The Dramatic Structure

(or the “Deep Structure” as reflected in six key scenes)

Action is at the heart of a story, including a life story. Something happens and we call that “the Plot.” The telling and showing of what happens is most satisfying if it unfolds in a coherent and organized way.

The Greek philosopher Aristotle was one of the first people in Western culture to write about successful story plots.  In his book Poetics, a study of literary craft and form, he described “plot” as a change in a character’s circumstances from bad to good or from good to bad. Since Aristotle made his pioneering observations of what happens in stories, many other writers also have reflected on the subject. In different ways, they describe a similar pattern—a sequence of events that are connected in a cause-and-effect pattern. 

One highly influential description of the pattern came from Gustav Freytag, a German journalist writing in the 1860’s. In Technique of the Drama, he talked about the deep structure of stories in terms of a pyramid pattern, one with action that rose and fell away from a key turning point. A more contemporary—and more linear—description of this pattern can be found in the writings of Syd Field. In such books as Screenplay and The Screen-writer’s Workbook, Field advised a generation of Hollywood script writers. The following notes employ Field’s terminology, but the “dramatic structure” they describe reflects a tradition dating back to ancient storytellers.

First, a story can be thought of as having three parts: beginning, middle, and end. These parts also can be described as three Acts:

  • Act 1 aims to catch the interest and leads up to the first turnaround scene (“rising action”).
  • Act 2 continues the conflict, with a moment that either subtly or directly turns the action toward a final crisis (“falling action”); near the end of this act is another turnaround scene.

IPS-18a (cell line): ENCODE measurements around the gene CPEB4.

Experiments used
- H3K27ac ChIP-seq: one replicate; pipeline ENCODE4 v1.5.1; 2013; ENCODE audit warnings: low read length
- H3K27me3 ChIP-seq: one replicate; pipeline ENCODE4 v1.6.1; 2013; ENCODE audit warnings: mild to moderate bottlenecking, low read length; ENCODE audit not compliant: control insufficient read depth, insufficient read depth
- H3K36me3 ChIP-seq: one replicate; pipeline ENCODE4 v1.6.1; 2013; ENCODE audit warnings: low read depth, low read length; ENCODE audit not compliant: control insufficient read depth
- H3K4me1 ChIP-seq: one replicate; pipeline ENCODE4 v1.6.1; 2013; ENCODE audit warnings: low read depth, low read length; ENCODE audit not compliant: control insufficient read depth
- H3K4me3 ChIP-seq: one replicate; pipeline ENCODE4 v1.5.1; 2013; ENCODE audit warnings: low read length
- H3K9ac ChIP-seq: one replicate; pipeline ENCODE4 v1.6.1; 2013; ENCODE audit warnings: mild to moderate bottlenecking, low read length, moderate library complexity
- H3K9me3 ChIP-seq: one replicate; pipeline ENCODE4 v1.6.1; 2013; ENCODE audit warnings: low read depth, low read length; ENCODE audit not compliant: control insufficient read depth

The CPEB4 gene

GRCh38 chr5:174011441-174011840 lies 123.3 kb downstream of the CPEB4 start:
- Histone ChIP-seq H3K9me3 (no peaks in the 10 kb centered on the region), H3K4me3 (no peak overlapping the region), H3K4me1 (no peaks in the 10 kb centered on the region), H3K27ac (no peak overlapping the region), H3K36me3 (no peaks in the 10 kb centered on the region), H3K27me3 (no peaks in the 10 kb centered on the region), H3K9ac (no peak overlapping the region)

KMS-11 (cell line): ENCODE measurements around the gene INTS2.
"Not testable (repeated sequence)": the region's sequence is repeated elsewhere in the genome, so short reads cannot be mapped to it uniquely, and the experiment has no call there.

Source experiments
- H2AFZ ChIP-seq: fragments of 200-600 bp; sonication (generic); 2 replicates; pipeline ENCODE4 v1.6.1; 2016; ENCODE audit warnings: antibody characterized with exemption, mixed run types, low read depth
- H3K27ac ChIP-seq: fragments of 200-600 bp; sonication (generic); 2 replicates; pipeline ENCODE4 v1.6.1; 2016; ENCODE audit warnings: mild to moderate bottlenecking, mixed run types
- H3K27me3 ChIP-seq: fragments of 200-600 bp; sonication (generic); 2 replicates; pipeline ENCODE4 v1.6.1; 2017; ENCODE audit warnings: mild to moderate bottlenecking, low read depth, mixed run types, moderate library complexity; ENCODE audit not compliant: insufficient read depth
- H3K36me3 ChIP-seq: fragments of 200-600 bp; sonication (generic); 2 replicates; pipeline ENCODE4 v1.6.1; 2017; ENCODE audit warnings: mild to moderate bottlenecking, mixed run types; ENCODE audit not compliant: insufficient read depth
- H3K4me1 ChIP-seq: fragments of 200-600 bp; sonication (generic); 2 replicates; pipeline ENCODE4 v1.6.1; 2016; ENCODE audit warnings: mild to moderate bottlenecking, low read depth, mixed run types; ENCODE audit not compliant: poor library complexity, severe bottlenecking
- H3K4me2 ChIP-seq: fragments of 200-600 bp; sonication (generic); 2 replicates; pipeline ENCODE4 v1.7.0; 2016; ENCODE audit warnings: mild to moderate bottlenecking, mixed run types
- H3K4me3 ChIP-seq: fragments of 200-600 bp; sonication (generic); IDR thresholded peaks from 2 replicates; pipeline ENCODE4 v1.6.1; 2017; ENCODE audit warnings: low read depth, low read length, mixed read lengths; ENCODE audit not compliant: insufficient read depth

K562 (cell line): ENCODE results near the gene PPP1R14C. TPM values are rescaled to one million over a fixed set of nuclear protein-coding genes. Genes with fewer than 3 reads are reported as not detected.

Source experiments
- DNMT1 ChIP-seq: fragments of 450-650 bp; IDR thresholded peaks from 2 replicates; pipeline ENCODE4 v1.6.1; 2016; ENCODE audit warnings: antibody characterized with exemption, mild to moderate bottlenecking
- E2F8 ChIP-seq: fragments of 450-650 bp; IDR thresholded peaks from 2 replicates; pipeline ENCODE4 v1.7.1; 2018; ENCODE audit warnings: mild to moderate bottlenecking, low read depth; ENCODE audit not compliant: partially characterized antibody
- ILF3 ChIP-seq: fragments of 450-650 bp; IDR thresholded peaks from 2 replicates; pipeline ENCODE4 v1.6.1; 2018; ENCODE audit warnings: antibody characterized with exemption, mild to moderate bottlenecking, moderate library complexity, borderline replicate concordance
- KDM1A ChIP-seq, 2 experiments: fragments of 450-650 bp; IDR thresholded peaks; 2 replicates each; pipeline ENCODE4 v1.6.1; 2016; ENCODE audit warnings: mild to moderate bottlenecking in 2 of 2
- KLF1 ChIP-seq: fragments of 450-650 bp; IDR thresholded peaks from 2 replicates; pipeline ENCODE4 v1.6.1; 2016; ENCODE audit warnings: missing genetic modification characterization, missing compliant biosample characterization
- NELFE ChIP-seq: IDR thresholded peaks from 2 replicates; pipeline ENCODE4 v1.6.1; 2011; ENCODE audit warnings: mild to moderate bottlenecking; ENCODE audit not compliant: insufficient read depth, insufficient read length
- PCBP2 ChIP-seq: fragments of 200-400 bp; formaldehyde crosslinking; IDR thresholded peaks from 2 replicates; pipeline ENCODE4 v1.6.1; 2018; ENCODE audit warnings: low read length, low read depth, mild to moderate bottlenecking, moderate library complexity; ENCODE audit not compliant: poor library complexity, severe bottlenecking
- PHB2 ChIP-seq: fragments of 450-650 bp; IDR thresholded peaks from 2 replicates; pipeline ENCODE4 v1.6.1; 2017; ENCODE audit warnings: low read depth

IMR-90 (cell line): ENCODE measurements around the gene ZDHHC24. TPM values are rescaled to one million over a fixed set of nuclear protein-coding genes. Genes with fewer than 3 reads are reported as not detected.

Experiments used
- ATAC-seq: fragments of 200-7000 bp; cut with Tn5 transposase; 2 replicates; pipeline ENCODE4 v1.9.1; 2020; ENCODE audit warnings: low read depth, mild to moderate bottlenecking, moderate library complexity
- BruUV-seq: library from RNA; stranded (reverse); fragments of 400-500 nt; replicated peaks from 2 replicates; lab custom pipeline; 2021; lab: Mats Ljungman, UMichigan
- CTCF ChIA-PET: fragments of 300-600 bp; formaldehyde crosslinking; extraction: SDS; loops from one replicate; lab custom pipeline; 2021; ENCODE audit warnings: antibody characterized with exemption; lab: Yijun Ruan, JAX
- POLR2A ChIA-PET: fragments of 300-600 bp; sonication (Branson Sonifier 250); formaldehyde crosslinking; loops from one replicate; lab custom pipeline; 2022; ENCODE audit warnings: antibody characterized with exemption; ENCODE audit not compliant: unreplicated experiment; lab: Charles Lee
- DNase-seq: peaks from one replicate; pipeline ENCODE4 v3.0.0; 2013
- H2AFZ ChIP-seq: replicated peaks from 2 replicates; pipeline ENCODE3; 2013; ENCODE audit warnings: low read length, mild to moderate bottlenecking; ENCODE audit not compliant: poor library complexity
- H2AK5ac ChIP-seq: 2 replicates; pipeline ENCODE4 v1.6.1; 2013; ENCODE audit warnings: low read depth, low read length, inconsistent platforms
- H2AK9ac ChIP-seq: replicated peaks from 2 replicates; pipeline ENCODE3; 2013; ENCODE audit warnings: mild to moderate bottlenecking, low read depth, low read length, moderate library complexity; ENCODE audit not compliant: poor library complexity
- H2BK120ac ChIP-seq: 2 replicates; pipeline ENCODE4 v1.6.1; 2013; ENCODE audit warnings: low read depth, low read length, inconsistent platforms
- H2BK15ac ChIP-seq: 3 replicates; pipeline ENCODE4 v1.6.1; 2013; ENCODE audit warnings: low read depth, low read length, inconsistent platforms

• Act 3 presents the final crisis and the resolution.

Secondly, this three-act structure can be said to have six key scenes (or Six Big Moments).

THE HOOK: The catalyst, the “call,” the “inciting incident.” Coming early in Act 1 of the story, the “hook” is an incident or event that radically changes the main character’s life; Freytag said it was the moment in the story that “lights the fuse.” It i sets the main character on a course pursuing a significant goal or desire. 

PLOT POINT 1:  This is an incident or an event that turns the action around in another direction. This turning point, found near the end of Act 1, involves the main character and the chief opposing figure or force that prevents the main character from achieving the significant goal or desire.

MIDPOINT:  Something that happens midway through Act 2 in the story that shifts the action in another direction—an incident, episode or event. This may be a big moment or a small one, but it is pivotal moment in the story changing the circumstances of the main character from bad to good or from good to bad.

PLOT POINT 2: Coming near the end of Act 2, another incident or event once again turns the action in different direction. As with Plot Point 1, this turning point involves the main character and the opposing figure or force.

CLIMAX: Near the end of Act 3,a large and final complication concludes the main character’s quest. It brings a dramatic permanent change—either the character achieves the goal or desire or fails to do so.

RESOLUTION: A scene or two at the end of the story that winds up the important details. Typically, the Resolution shows the difference the climactic change makes in the main character’s life. It leaves the reader (or viewer) with the satisfied sense that the conflict seen throughout the story has been resolved, for better or worse.